From golf course to nature area, Little Bear Creek finds new life
By Hannah E. Jones
A 390-acre green oasis sits in the western corner of metro Atlanta, with miles of streams, ponds and wildlife that have sat untouched for over 14 years. The folks at the Southern Conservation Trust (SCT) envision opening the space to the community.
Once known as the Bear Creek Golf Course, the 18-hole property in Douglas County closed its doors in 2003, and the land sat unmanaged until 2017 when a Buckhead developer donated the plot to SCT. Now, the team envisions creating a Little Bear Creek Nature Area, with five miles of hiking trails and spots for birdwatching and fishing.
“It’s an amazing property. We just absolutely love it, and the moment we saw it, we knew it needed to be a public area,” SCT CEO and Executive Director Katie Pace Quattlebaum said. “We’ve spent the last five years working with the county and going through the zoning requirements to make that happen. We finally got rezoned in May.”
Founded in 1993, SCT has over 65,000 acres under conservation in 13 states throughout the Southeast. Property sizes range from Atlanta’s 1.75-acre Lake Claire Community Land Trust to an 8,000-acre plot in South Carolina.
Left unattended for a decade and a half, the flora and fauna at the former Bear Creek Golf Course are thriving — home to three miles of perennial streams, two lakes, significant elevation changes, and plenty of coyotes, deer, birds and amphibian.
“It’s a really surprisingly diverse and healthy property, coming from a golf course that was left to its own devices for many, many years,” SCF Conservation Biologist Brian McKnight said. “[The beaver ponds] were golf course ponds that were not kept up and because they weren’t being treated and fertilized, they became a wetland. We see beaver chewing on the trees around those ponds. They’re not natural, but they’ve created a very natural situation.”
To protect the flourishing ecosystem, SCT recently teamed up with the Georgia Piedmont Land Trust (GPLT) to hold a conservation easement for the property. A conservation easement is an agreement between the land owner and land trust that “permanently limits the uses of the land to protect its conservation values.”
Under this agreement, the landowner still owns the property and can live there or sell it, but the development guidelines remain in place. Essentially, GPLT monitors the property to ensure that SCT is following the easement’s guidelines which state that the land cannot be developed outside of a public nature area.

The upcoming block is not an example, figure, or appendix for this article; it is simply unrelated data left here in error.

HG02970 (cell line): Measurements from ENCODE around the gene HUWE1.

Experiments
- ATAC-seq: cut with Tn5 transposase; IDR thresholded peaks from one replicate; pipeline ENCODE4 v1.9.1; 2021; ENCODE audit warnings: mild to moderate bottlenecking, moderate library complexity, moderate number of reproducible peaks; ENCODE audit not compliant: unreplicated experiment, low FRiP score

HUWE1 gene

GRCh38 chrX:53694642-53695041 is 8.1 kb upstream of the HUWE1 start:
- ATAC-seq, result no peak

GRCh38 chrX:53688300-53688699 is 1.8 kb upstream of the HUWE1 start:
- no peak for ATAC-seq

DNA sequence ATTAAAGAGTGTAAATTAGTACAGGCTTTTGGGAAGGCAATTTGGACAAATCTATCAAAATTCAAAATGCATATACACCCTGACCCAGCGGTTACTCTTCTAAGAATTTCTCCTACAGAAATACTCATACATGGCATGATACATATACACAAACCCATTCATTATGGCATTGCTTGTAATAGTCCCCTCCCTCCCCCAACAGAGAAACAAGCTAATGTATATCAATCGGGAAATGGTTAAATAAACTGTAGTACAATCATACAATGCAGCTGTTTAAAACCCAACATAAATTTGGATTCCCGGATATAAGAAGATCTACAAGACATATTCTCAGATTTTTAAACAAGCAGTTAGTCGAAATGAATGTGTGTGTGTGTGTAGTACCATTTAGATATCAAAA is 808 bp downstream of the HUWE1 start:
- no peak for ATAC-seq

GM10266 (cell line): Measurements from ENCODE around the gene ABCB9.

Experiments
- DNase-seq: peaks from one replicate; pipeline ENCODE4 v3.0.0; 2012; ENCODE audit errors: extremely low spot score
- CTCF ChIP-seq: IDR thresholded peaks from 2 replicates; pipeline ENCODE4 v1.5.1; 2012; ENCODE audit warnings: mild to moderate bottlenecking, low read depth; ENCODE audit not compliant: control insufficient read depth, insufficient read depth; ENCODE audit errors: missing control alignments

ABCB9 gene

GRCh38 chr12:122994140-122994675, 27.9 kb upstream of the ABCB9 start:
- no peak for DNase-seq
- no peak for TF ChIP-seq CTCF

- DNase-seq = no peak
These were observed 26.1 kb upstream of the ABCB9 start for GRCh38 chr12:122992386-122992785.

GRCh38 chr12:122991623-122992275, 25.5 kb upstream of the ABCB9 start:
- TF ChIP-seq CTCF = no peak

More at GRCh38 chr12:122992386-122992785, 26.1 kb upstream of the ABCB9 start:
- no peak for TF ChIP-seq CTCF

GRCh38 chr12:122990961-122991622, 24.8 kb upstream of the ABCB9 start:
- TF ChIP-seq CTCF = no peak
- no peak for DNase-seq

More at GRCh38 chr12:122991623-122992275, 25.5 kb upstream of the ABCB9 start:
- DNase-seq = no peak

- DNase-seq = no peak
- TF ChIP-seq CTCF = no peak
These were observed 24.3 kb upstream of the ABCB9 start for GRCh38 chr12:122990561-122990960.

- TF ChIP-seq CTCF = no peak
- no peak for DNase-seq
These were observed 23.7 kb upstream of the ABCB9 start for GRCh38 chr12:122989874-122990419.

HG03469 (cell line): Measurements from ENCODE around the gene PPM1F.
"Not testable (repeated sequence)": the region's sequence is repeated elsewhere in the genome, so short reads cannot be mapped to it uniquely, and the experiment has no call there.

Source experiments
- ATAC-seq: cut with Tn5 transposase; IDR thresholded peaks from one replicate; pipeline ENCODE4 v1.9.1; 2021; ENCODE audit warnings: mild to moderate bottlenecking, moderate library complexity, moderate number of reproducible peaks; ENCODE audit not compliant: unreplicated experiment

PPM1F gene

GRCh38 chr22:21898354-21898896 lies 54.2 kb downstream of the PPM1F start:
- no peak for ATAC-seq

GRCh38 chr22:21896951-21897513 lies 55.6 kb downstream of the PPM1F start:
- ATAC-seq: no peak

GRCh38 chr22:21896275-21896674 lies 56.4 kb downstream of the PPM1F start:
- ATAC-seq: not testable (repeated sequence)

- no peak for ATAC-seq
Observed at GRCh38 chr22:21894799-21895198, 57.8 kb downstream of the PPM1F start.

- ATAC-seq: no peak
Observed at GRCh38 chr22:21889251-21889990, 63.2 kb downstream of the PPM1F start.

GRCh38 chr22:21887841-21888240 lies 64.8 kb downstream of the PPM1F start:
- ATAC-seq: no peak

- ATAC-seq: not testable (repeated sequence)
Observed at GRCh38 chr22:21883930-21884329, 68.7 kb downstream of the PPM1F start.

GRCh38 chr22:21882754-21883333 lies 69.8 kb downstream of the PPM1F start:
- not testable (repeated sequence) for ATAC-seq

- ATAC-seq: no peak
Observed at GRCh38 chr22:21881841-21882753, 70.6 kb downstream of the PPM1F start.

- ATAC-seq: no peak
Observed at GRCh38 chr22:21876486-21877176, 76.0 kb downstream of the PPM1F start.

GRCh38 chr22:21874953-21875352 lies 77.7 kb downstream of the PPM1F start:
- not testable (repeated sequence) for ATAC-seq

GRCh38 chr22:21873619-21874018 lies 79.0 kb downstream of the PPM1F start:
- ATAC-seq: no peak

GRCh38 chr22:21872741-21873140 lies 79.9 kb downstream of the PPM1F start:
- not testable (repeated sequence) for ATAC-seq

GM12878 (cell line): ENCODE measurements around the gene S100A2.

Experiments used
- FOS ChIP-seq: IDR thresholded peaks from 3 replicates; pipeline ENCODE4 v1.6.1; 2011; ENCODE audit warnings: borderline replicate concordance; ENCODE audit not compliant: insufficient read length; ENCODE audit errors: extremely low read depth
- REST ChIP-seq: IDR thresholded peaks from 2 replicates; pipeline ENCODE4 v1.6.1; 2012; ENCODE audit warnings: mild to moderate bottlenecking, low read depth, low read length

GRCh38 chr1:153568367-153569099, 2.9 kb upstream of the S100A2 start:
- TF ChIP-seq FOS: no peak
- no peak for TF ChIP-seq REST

“We picked this specific land trust because we knew they would keep us in check,” Quattlebaum said. “It’s a unique property that needs to be protected, so we wanted to ensure that we had our checks and balances in place. That’s a reason that land trusts should not hold their own conservation easement.”
Metro Atlanta sits in the Piedmont Region, which is home to 16 habitats marked as high-priority by the 2015 Georgia State Wildlife Plan, and these areas are most important to most local trusts. According to the SCT team, Little Bear features five high-priority habitats — compared to the average two or three — and falls under the Southeast Conservation Blueprint of important places for conservation.
“Very rarely do we get donated a property that has so much potential,” Quattlebaum said. “We get properties donated all the time but this property has more habitat than any property we’ve ever had donated. It’s a gem.”
The SCT is fundraising for the first of two development phases, which includes replacing invasive species with native plants, restoring the streams and wetlands and clearing the existing paved paths. Quattlebaum hopes to fully complete and open the nature area in five years.
Once open to the public, the team knows Little Bear will offer a much-needed green oasis for the metro Atlanta community.
“[Little Bear] is a refuge for plants and animals, but also the more people there are, the more demand for green space and hiking trails,” McKnight said. “All you have to do is go to Stone Mountain Park and see the thousands and thousands of people there a day. It’s one of those places that’s loved to death because there aren’t enough trails or green space. [Little Bear] has already been repairing itself over time, so I think it’s a win-win scenario for park goers and the habitat.”